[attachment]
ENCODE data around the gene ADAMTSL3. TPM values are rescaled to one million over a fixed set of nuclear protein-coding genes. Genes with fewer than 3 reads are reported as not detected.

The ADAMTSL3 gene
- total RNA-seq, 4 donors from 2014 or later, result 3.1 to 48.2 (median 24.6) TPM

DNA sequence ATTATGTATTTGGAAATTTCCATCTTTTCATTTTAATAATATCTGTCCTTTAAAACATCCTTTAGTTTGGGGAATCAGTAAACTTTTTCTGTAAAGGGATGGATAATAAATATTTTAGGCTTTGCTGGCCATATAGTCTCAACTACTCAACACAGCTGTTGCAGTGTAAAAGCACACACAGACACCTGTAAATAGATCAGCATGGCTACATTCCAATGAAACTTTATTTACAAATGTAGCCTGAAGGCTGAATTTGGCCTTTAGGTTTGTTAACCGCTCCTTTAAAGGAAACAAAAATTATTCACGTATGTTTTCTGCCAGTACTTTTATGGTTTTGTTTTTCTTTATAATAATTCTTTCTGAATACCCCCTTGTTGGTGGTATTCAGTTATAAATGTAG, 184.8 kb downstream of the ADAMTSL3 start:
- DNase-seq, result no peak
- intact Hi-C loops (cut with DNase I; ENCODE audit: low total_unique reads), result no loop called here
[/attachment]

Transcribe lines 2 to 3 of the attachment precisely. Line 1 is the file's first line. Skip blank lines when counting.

The ADAMTSL3 gene
- total RNA-seq, 4 donors from 2014 or later, result 3.1 to 48.2 (median 24.6) TPM